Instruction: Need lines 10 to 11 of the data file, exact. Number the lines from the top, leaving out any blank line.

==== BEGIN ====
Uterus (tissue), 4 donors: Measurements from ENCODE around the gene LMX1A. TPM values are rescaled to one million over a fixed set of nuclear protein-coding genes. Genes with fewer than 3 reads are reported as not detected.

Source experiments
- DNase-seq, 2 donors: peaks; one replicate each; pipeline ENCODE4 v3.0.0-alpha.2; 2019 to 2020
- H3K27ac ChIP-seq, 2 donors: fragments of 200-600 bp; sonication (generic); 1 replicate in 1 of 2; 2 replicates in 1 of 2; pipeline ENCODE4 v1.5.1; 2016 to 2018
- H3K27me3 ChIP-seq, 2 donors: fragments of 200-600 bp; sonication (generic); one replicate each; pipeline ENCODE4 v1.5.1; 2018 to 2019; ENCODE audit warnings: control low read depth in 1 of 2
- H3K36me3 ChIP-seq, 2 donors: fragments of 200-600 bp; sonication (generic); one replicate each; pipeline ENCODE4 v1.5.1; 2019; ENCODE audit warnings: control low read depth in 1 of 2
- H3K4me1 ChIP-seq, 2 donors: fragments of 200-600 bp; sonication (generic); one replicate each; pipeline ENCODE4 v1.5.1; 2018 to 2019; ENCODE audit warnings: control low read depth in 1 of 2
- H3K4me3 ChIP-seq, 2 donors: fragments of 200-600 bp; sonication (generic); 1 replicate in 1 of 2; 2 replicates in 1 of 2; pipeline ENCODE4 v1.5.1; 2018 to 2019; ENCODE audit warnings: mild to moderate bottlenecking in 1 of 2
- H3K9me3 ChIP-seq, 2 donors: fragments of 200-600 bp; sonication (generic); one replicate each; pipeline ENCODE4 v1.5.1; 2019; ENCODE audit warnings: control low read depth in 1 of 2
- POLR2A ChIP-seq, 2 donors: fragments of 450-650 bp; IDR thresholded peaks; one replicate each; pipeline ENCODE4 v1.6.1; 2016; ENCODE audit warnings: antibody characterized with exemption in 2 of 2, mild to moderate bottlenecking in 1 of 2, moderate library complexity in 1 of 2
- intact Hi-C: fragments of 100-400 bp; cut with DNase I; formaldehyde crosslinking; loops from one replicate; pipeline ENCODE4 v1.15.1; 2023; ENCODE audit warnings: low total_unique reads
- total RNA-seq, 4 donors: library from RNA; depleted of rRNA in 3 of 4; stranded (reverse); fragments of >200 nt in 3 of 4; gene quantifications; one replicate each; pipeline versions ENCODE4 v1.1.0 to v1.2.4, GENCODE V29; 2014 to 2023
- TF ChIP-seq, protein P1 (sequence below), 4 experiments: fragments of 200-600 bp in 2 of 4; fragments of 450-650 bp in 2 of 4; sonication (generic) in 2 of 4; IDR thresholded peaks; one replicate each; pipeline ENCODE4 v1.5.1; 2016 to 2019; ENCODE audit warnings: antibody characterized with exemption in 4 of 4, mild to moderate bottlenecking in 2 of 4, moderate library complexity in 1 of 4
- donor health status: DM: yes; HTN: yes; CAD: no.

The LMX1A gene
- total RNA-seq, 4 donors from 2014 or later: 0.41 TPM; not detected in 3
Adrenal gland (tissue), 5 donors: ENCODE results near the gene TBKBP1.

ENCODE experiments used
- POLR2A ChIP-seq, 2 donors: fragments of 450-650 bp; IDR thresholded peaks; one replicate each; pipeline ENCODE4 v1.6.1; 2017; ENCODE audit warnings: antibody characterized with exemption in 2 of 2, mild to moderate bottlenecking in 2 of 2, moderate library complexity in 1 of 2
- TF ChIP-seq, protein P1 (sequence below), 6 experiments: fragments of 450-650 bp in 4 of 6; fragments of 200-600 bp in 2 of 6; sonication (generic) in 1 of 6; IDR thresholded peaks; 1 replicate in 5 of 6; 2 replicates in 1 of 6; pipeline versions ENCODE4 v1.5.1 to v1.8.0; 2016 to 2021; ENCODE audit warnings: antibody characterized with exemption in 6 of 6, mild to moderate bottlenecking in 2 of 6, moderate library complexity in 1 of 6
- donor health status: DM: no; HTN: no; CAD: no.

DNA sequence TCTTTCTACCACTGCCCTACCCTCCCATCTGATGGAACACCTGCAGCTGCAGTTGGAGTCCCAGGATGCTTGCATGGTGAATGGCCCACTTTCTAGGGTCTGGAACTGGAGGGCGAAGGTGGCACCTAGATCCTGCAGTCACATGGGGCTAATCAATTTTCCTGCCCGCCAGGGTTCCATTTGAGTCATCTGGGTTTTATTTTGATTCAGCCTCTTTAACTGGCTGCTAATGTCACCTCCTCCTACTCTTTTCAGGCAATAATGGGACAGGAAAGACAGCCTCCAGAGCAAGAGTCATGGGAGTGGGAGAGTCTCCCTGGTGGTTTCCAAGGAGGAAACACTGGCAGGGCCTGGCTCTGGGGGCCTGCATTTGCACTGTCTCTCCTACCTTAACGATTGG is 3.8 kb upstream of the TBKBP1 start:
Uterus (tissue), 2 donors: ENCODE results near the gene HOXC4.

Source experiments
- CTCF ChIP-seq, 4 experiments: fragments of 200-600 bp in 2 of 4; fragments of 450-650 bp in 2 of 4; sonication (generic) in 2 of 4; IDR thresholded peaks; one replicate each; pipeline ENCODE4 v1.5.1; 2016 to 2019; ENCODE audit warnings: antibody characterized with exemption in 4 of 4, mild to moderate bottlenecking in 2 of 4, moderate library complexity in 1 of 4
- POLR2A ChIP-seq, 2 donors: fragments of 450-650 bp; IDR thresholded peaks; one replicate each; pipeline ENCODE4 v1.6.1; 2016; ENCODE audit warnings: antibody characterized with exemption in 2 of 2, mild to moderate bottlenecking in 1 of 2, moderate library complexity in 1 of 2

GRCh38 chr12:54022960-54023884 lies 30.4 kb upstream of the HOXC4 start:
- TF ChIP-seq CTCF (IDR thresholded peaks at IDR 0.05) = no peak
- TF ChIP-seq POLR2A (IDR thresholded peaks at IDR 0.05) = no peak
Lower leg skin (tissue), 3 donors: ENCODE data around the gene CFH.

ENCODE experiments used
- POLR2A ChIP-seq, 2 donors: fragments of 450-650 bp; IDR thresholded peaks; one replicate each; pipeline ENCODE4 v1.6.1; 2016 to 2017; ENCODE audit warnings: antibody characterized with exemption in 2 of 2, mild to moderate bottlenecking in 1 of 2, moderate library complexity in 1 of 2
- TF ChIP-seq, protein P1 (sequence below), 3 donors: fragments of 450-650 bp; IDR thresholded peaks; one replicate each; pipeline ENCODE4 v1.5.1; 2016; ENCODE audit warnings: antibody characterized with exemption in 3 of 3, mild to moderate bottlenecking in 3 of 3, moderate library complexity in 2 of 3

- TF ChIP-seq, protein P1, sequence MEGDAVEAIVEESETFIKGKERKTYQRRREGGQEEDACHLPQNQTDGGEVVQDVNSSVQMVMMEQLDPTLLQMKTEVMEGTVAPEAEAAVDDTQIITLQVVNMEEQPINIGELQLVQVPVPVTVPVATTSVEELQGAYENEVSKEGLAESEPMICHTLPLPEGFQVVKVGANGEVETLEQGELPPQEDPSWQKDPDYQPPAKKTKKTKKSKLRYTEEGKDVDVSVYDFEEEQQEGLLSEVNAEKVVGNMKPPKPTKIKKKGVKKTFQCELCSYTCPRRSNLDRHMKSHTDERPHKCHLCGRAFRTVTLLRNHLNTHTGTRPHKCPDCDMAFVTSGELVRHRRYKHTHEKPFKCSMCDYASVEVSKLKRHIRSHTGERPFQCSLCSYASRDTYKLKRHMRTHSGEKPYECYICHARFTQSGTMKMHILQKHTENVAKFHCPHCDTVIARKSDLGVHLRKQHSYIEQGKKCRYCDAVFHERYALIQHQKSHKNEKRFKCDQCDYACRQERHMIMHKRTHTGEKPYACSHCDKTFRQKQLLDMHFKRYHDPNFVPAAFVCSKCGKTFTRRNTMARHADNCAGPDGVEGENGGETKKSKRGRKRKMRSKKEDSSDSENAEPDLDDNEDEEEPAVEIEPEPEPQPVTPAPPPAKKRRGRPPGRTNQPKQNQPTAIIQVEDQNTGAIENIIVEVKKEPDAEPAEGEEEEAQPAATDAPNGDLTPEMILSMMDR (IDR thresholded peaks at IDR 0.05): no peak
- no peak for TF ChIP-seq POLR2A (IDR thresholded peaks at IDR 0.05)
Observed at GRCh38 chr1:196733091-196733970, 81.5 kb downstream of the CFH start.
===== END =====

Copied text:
- POLR2A ChIP-seq, 2 donors: fragments of 450-650 bp; IDR thresholded peaks; one replicate each; pipeline ENCODE4 v1.6.1; 2016; ENCODE audit warnings: antibody characterized with exemption in 2 of 2, mild to moderate bottlenecking in 1 of 2, moderate library complexity in 1 of 2
- intact Hi-C: fragments of 100-400 bp; cut with DNase I; formaldehyde crosslinking; loops from one replicate; pipeline ENCODE4 v1.15.1; 2023; ENCODE audit warnings: low total_unique reads